New Hampshire (4, shifted from lean Republican): On paper, Romney should be strong in New Hampshire (he has a home there and was governor of neighboring Massachusetts) while Obama ought to be something less than a shoo-in (the state has been lukewarm to him dating back to his 2008 primary loss to Hillary Clinton). But in-state analysts detect enough of a pro-Obama shift in recent months to prompt a switch from Lean Republican to Tossup.
Florida (29): Despite the state taking a strong Republican turn in 2010, a late-March Quinnipiac poll had Obama ahead of Romney by 7 points. Virtually everyone expects Florida to remain a central battleground all the way to the end.
Ohio (18): In late March, Quinnipiac had Obama up by 6 points over Romney. But like Florida, Ohio (perhaps the most hotly contested battleground of the past few presidential elections) will be competitive through Election Day.
Nevada (6): Recent polls have shown Obama up by margins in the mid-single digits, likely due to a combination of a strong Democratic infrastructure in the state and the president's strength among Hispanic voters. Either way, both parties will likely treat the state as competitive, particularly since Romney can count on support from the state's Mormon voters.
Lean Democratic (72)
Pennsylvania (20, shifted from tossup): A late-March Quinnipiac poll had Obama up by just 3 points, a somewhat smaller margin than earlier polls. This suggests Pennsylvania should be a Tossup, yet history argues for a slight lean to the Democrats. One Keystone State analyst put it this way: While Romney's profile isn't bad for a Republican running in the state, Democrats weaker than Obama (specifically Al Gore and John Kerry) have managed to win the state. Republican Gov. Tom Corbett and the Legislature have also had a rocky couple months, which doesn't help Romney.
Wisconsin (10, shifted from tossup): A series of polls in February had Obama up by between 5 and 17 points. For this reason, Wisconsin is shifting from Tossup to Lean Democratic -- with a strong caution not to write off the state for Romney yet. More than most states, Wisconsin today is a churning political cauldron, roiled by a hard-fought election to recall Republican Gov. Scott Walker. Anything could happen between now and November.
Maine (1 of 4 electoral votes, shifted from tossup): Like Nebraska, Maine allows electoral votes to be split amongst the candidates. The vote representing the 2nd congressional district, which is politically more conservative, is one where the Republicans can play to win.
Michigan (16, shifted from tossup): Romney may hail from the state, but recent polls have Obama up by margins ranging from the high single digits to double digits. Romney's dismissiveness about the auto bailout may represent a strategic hurdle in Michigan.
Minnesota (10): Minnesota generally leans Democratic in presidential contests, and the polling so far bears that out. But barring Romney naming former Gov. Tim Pawlenty as his vice president -- and likely not even then -- Romney is still an underdog.
Oregon (7): Polls show Obama ahead in Oregon by at least the high single digits. That's smaller than his margin of victory in the state in 2008, but enough that Oregon could join its Pacific Northwest neighbor Washington state in the Likely Democratic category before the election is out.
New Mexico (5, shifted from tossup): New Mexico has been decided by exceedingly close margins in recent presidential elections, but no state in the 2012 election has seen more of a swing due to Hispanic voters. Even Rasmussen, a polling outfit that is generally seen as leaning Republican, recently found Obama up by a whopping 16 points. If it does end up a close race, the third-party candidacy by former GOP Gov. Gary Johnson could have an impact on the margins. But it's not looking especially close for now.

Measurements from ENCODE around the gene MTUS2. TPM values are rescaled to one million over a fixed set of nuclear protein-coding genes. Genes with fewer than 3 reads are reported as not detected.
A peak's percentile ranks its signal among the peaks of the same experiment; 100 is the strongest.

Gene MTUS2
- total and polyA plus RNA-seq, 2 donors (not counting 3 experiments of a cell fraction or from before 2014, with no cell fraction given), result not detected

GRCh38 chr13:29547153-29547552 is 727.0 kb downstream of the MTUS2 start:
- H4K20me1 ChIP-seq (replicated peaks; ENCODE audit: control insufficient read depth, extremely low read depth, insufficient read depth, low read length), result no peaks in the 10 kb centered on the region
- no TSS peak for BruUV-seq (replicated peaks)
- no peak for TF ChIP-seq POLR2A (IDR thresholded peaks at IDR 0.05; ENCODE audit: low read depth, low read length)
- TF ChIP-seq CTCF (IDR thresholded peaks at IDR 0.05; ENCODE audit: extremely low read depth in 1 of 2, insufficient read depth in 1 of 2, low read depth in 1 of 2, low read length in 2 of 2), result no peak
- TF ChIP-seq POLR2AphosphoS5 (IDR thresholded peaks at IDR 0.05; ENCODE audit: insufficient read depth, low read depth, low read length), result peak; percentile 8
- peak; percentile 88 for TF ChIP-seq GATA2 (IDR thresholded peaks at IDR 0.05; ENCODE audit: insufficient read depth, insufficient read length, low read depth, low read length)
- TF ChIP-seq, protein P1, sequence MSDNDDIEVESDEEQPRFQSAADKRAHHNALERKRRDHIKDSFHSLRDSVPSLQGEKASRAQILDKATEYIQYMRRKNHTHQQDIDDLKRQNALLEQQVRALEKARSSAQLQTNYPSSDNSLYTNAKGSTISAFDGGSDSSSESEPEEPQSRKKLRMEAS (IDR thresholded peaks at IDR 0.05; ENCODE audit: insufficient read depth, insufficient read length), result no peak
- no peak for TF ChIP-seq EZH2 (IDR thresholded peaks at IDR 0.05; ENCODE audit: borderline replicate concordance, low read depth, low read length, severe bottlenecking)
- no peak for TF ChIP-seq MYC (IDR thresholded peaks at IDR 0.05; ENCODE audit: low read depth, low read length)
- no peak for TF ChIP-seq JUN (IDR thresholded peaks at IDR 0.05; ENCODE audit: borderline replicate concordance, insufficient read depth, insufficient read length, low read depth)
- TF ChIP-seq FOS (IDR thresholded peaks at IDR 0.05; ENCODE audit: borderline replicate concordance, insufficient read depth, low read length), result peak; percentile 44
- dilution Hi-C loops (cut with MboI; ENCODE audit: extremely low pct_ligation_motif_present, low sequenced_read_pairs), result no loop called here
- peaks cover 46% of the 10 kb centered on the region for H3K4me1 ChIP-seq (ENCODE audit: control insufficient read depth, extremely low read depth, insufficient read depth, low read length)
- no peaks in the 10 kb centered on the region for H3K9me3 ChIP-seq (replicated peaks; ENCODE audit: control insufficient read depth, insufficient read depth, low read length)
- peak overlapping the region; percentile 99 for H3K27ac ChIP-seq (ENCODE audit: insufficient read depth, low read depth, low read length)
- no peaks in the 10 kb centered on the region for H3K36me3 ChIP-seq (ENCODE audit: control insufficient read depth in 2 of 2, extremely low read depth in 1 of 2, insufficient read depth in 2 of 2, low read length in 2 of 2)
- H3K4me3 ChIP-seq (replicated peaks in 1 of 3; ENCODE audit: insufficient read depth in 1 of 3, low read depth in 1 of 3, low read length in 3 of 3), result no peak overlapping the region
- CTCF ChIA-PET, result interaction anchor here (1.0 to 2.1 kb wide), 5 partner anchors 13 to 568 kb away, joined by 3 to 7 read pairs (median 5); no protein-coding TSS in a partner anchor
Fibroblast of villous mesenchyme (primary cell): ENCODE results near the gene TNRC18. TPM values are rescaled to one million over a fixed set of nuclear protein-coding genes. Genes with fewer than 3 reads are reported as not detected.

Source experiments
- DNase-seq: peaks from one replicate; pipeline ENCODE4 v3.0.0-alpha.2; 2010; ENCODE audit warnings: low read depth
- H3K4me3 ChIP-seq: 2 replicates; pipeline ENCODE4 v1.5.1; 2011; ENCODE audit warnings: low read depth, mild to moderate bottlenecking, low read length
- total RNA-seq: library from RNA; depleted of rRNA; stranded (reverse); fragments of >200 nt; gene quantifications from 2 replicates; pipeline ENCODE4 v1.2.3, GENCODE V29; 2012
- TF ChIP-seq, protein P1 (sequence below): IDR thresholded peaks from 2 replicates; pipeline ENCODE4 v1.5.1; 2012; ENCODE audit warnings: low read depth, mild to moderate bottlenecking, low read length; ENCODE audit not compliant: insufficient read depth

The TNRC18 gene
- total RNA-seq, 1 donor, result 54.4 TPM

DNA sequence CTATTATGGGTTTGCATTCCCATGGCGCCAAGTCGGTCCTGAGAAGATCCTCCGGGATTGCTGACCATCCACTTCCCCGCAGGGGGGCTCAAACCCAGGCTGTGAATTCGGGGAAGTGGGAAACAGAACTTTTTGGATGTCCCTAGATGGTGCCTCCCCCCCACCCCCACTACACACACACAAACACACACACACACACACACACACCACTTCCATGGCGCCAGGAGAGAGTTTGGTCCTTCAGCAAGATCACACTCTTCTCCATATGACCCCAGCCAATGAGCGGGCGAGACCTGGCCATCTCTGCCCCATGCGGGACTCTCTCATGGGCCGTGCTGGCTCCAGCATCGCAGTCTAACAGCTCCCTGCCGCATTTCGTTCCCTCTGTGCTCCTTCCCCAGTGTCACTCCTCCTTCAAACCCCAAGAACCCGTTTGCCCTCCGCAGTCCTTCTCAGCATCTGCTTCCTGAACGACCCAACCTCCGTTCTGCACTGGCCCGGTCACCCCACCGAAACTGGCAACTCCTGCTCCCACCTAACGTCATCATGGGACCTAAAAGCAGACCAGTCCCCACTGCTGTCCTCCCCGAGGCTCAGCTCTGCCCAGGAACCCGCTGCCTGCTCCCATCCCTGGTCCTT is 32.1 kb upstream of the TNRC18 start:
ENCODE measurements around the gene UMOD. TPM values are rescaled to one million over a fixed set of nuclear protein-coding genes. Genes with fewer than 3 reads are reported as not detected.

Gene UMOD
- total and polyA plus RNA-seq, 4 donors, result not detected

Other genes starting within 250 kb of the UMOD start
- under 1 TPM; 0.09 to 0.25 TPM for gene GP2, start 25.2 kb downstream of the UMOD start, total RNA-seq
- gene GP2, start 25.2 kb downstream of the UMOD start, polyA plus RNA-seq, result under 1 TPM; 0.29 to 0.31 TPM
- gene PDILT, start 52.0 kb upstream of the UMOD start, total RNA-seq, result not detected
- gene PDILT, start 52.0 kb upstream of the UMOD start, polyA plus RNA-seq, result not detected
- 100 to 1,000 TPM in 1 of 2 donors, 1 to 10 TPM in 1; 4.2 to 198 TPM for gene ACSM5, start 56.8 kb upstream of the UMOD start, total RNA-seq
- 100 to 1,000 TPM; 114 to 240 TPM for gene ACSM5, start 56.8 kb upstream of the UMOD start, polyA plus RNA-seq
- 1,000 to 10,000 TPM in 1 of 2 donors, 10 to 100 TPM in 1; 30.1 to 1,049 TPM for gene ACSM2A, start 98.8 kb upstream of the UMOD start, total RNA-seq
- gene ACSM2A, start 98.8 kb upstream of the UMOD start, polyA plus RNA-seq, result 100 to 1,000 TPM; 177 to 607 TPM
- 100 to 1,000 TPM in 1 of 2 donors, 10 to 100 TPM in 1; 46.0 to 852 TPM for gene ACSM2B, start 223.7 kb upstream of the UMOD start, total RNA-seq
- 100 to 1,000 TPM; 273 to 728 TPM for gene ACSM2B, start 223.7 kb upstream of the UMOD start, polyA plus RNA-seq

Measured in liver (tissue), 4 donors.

Maine (3 of 4 electoral votes, shifted from tossup): The remaining three electoral votes for Maine are also rated Lean Democratic for now. Chances are that these three electors will veer toward the Democratic end of the spectrum more so than the 2nd congressional district electoral vote will.
Likely Democratic (26)
New Jersey (14, shifted from lean Democratic): Three polls in February and March had Obama up by double digits, which is prompting a switch from lean Democratic to likely Democratic. Republicans like to think New Jersey is competitive in the presidential race -- particularly with satisfaction with Republican Gov. Chris Christie cresting. But the Christie factor doesn't appear to be enough. An April Quinnipiac poll found that even adding Christie to the GOP ticket leaves Obama up by 7 points.
Washington state (12): Like New Jersey, Washington state is often on the verge of being considered competitive, but it never quite makes it. The polls this cycle show consistent double-digit leads for Obama.
Safe Democratic (149)
California (55), Connecticut (7), Delaware (3), District of Columbia (3), Hawaii (4), Illinois (20), Maryland (10), Massachusetts (11), New York (29), Rhode Island (4) and Vermont (3)
States that are safe, likely and lean Republican: 191 (down from 223 in December)
Tossup states: 100 (down from 123 in December)
States that are safe, likely and lean Democratic: 247 (up from 192 in December)
Of interest to hard-core political junkies: I know of at least seven other electoral college ratings. The other handicappers are:
Associated Press: 242 leaning Obama, 191 leaning Romney, 105 tossup
Chris Cillizza of Washington Post's The Fix: 237 leaning Obama, 191 leaning Romney, 110 tossup
Cook Political Report: 217 leaning Obama, 195 leaning Romney, 126 tossup
NBC Political Unit: 227 leaning Obama, 197 leaning Romney, 114 tossup
RealClearPolitics: 227 leaning Obama, 170 leaning Romney, 141 tossup
Rothenberg Political Report: 237 leaning Obama, 206 leaning Romney, 95 tossup
University of Virginia political scientist Larry Sabato: 247 leaning Obama, 206 leaning generic Republican, 85 tossup